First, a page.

Talk of bubbles is in the air again. The Dow Jones Industrial Average has hit an all-time high. A loss-making technology firm (Twitter) has floated its shares on a flood of investor demand. Private-equity groups are buying companies using amounts of debt not seen since 2008. A record price (more than $50 million) has just been set for a penthouse in Manhattan. A triptych by Francis Bacon became the most expensive piece of art sold at an auction when Christie’s flogged it for $142.4 million last month. Robert Shiller of Yale University, who correctly identified bubbles in tech stocks in the late 1990s and in property in the 2000s, has expressed unease about giddy American share valuations.
All this suggests that wealthy investors have become increasingly confident. The question is whether they are right to be. Under certain circumstances, fast-rising asset prices are justified. New industries can emerge and create corporate giants (Microsoft, Apple and Google, for example); countries can change their economic policy and grow rapidly (Japan in the 1960s, China in the 1990s). How, then, do you tell a bull market from a bubble?
Mr. Shiller describes a bubble as “a psycho-economic phenomenon. It’s like a mental illness. It is marked by excessive enthusiasm, participation of the news media and feelings of regret among people who weren’t in the bubble.” They are often enlarged by an expansion of credit. But establishing an objective definition is hard. For GMO, a fund-management group, a bubble is an increase in the price of an asset of more than two standard deviations above the trend, taking inflation into account.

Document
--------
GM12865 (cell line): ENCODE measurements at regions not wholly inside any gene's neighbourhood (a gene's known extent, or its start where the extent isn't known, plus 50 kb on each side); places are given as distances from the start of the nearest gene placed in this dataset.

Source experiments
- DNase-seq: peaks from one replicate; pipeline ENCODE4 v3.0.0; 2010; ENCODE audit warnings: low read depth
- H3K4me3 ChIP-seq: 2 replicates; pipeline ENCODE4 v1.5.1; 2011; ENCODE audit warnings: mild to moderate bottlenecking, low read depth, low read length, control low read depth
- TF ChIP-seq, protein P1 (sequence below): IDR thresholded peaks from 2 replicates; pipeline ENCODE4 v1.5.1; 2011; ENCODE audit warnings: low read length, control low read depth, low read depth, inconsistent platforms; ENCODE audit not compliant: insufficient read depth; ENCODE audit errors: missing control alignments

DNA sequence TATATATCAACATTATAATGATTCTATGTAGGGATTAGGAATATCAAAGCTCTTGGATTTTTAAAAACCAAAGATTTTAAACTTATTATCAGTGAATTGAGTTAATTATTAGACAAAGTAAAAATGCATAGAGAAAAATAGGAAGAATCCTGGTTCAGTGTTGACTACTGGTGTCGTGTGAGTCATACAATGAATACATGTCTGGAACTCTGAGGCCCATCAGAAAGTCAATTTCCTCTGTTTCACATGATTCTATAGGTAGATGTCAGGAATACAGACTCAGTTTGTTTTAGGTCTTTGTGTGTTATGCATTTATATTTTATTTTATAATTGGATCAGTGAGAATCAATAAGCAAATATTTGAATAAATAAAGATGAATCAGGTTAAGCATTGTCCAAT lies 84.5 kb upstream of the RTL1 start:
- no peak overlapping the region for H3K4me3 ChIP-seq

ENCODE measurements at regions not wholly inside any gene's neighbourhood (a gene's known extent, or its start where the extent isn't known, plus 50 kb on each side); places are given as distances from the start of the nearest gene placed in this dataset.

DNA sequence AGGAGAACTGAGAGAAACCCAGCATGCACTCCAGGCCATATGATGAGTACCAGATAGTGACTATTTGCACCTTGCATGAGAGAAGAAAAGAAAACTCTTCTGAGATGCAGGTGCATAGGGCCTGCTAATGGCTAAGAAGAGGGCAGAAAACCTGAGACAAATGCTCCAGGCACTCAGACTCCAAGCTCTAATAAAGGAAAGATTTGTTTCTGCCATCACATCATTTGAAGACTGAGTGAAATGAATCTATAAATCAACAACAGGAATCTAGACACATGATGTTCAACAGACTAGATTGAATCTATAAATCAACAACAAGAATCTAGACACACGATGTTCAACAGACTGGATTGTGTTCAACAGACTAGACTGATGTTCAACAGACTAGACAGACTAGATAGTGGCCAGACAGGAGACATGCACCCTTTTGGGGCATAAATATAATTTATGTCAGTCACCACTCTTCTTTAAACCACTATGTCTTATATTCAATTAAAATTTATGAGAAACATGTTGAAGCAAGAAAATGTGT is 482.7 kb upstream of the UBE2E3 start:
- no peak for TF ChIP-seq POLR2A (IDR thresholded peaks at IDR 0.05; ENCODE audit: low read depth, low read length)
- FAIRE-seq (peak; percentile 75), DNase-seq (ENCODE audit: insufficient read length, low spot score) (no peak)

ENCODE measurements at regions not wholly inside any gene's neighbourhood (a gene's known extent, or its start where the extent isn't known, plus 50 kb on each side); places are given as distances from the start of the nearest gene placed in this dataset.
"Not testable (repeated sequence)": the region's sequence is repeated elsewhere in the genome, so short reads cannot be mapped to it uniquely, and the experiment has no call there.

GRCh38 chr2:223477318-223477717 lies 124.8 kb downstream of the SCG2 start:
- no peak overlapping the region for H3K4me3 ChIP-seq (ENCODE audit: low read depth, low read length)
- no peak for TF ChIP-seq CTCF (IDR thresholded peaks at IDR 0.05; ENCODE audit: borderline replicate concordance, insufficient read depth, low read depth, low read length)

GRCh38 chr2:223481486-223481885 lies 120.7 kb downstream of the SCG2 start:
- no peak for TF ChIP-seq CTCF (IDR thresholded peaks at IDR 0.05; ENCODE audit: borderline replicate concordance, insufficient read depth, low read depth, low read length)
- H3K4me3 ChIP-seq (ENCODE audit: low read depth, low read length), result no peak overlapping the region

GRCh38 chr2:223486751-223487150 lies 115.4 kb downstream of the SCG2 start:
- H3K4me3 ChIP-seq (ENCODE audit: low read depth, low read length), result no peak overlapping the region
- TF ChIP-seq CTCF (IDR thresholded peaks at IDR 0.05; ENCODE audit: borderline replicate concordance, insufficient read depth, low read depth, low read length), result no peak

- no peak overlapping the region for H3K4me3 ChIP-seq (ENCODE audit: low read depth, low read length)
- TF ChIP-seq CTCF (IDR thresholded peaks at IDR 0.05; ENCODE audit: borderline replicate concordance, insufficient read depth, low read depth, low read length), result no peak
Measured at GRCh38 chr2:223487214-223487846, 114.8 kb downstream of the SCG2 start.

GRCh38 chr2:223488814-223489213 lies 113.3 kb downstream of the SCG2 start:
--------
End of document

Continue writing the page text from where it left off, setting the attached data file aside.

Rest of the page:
Using that standard, GMO has identified 330 bubbles between 1720 and 2010. They have become much more frequent in recent decades (see chart). That is partly due to there being more markets to analyze these days. But it is probably also a reflection of the explosion in global capital flows that followed the collapse of the Bretton Woods system of fixed exchange rates in the early 1970s. It is hardly surprising to find that more bubbles have been inflated as investors have rushed round the globe in search of the next big thing.
Many economists have struggled to accept that bubbles exist, as that is difficult to square with the idea of efficient markets. If assets are obviously overpriced, why don’t smart investors take advantage and sell? Edward Chancellor of GMO argues that investors can find it hard to arbitrage away a bubble. Manias can last much longer than investors think, as many contrarians discovered to their cost during the dotcom boom of the late 1990s. Nor do investors know whether a bubble will be resolved through a sharp fall in prices or a long period of stasis, in which inflation erodes prices in real terms (something that happened to British houses in the 1970s).